### Dividing matrices is possible and quite useful.

I was trying to solve a problem when I had an object (a point helper) in a scene that was part of a hierarchy (in a rig) but I wanted the object to transform in a different object’s space than was its parent! Essentially, this means transforming objects in “AUX” pivots’ space (if you know MotionBuilder, you know where I’m going with this).

There is a simple way to get object’s transformation value in their parent space, the equation is as follows:

`objectsOffsetTM = $myObject.transform * inverse $myObject.parent.transform`

The resulting matrix3 value yields the exact transform of the object “MyObject” extracted in its parent space, which is extremely useful if you’ve done some, slightly advanced, rigging. Now, from this equation and with very basic math knowledge, one’d assume that when the only unknow in this formula would be the $MyObject.transform value, you’d divide the entire equation by the “inverse $MyObject.parent.transform” value and so you’d get something like this:

`$myObject.transform = objectsOffsetTM / inverse $myObject.parent.transform`

In fact, this is not possible as there’s no formal mathematical way defined for matrix divisions. Trying to do this will produce an error. However, with a little knowledge of math, you’ll be able to quickly rewrite the equation so that it uses defined math methods for matrices and get the transform for your object. In my case, however, I didn’t want to calculate the object’s parent space transformation from its own parent, but instead, I wanted to calculate the object’s parent space transformation from a completely separate object, which, in fact, lied on a totally different level of the hierarchy (in my rig). So, instead of using the formula above, you’d only swap the “parent” transformation value for a completely different transformation value, like so:

`$myObject.transform = objectsOffsetTM / inverse $differentObject.transform`

This formula is to give you an idea (off of the names of the variables used) what I needed. Now, this still throws an error, since, as stated above, you can’t divide matrices. How did I go about this issue then? Let’s use a simplified example to show the math principle behind this. The equation I’m using here is of this kind:

`x = A * B`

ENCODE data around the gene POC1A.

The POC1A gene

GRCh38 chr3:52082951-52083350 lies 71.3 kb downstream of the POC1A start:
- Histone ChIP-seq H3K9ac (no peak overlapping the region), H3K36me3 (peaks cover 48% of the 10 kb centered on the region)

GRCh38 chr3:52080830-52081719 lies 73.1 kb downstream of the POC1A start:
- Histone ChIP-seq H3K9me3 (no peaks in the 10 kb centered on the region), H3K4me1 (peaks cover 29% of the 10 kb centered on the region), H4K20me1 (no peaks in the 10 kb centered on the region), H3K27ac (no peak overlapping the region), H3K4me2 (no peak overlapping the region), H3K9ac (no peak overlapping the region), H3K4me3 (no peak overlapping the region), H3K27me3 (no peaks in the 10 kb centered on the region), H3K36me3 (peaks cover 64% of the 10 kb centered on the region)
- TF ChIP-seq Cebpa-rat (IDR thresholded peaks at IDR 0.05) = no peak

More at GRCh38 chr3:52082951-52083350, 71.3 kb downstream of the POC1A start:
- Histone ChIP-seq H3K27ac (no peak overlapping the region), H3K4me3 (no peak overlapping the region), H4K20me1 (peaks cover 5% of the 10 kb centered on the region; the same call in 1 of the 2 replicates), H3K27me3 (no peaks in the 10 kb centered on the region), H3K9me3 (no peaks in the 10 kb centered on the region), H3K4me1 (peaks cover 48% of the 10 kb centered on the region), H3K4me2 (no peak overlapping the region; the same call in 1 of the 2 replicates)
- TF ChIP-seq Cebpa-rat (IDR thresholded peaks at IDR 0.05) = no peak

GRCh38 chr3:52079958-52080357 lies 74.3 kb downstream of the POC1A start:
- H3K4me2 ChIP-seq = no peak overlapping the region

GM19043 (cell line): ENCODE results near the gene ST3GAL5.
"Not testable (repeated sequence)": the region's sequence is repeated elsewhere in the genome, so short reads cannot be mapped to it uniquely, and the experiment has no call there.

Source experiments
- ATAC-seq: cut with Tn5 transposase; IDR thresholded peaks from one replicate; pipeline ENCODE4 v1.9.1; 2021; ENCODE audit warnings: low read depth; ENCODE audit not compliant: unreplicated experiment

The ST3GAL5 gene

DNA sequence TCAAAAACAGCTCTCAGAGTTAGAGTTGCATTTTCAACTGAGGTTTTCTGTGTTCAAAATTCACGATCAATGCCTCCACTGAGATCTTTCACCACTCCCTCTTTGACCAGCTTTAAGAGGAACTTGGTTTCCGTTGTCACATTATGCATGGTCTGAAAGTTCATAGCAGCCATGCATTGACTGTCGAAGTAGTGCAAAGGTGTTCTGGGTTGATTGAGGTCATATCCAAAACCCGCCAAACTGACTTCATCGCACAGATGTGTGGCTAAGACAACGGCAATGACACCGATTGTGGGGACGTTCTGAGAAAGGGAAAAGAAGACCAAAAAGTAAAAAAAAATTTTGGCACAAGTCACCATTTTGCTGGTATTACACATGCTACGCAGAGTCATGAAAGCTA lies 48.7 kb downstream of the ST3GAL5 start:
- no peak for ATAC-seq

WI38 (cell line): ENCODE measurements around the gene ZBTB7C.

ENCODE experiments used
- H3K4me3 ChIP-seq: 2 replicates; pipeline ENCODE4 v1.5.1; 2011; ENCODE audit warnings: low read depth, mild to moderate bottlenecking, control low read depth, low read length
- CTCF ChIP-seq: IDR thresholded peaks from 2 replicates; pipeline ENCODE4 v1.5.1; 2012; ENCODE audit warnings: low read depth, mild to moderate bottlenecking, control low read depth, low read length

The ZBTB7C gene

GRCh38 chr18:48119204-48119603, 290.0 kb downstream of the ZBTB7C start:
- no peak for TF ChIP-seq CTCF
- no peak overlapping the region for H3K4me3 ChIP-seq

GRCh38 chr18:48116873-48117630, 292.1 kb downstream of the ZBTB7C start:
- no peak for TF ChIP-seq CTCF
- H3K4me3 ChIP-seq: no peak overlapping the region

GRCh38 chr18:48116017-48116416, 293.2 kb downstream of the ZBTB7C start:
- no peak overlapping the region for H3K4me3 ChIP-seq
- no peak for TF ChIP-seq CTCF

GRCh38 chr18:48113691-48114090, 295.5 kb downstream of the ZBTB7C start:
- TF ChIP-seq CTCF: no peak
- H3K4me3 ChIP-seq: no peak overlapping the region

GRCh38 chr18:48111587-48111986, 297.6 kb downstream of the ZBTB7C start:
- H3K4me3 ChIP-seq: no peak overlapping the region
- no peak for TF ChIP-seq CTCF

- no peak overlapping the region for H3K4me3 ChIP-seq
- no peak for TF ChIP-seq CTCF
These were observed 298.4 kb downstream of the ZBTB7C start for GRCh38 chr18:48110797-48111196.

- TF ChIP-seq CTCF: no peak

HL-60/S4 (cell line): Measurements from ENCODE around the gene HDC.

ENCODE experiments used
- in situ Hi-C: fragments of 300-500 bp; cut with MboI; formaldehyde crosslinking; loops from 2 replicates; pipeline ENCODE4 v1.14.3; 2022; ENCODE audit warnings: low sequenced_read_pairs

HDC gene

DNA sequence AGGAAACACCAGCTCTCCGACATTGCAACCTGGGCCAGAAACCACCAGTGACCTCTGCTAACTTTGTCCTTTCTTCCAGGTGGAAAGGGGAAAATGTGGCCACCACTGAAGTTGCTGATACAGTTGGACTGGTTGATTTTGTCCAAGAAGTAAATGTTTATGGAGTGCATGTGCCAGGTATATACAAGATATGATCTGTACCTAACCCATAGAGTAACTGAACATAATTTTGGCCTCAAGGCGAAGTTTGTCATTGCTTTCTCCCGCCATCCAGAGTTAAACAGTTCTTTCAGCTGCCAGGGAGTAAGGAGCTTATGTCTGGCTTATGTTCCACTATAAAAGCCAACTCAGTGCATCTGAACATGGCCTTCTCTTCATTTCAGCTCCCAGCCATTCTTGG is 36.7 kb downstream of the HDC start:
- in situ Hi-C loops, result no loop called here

But, what if you don’t know “A”? How do you get the unknown “A” then?

`A = x/B`

Great, we finally arrived at the very destination which isn’t possible, as we can’t use divisions. Think for a second a division is inverse multiplication, right? So, a variable “B” has to be inversed in order to use multiplication in the equation above. How to do that? Simple, a “B” on the power of 1 yields exactly the same value “B”, right? Inversion is defined as a power of “negative” exponent, which in this case is -1, so, the modified equation with this knowledge applied looks like this:

`A = x * B^(-1)`

That’s it! That’s all I needed for calculating the object’s transform from a known offset and a known different object transform. There’s only one little problem left to solve. How do you square a matrix? It’s easy when the exponent is positive, however, what if, like in this case, the exponent is actually negative? The math definition for non-positive exponent square in relation to the matrices is their “inverse” value. Thankfully, there’s a function in Max that does exactly that, it’s logically called “inverse” Now, there’s nothing standing in our way to solve the problem! The resulting equation with all the math involved looks like this:

`$myObject.transform = objectsOffsetTM * inverse(inverse $differentObject.transform)`

You can simplify this as inverting an already inverse matrix is the matrix itself:

`$myObject.transform = objectsOffsetTM * $differentObject.transform`

See how simple that is This equation in practice applied to an object in a scene looks as if the object was linked (parented) to the master object, while in fact, it’s not, which was the whole point of this example:

One last note about matrices, don’t forget that matrices are not commutative, which means that A * B != B * A, so in this case the differentObject’s transform has to be pre-multiplied by the objectsOffsetTM matrix and not the other way around.

World transform dont respect parenting so you dont need the second inverse.

tm = $object.transform * inverse $target.transform

$object.transform = tm * $target.transform

Comment by Charles — August 14, 2008 @ 16:25

Heya, Charles,

this is true, however, if you read the whole article, I went step by step explaining the logic behind the formula, so, the final step is exactly the same you wrote, but in order to show the logic, I decided to write about the whole “de-composed” process.

Comment by loocas — August 14, 2008 @ 17:22

superdrupermegapuper54321…Very usefull info. Thanks!…

Trackback by superdrupermegapuper54321 — July 15, 2009 @ 23:04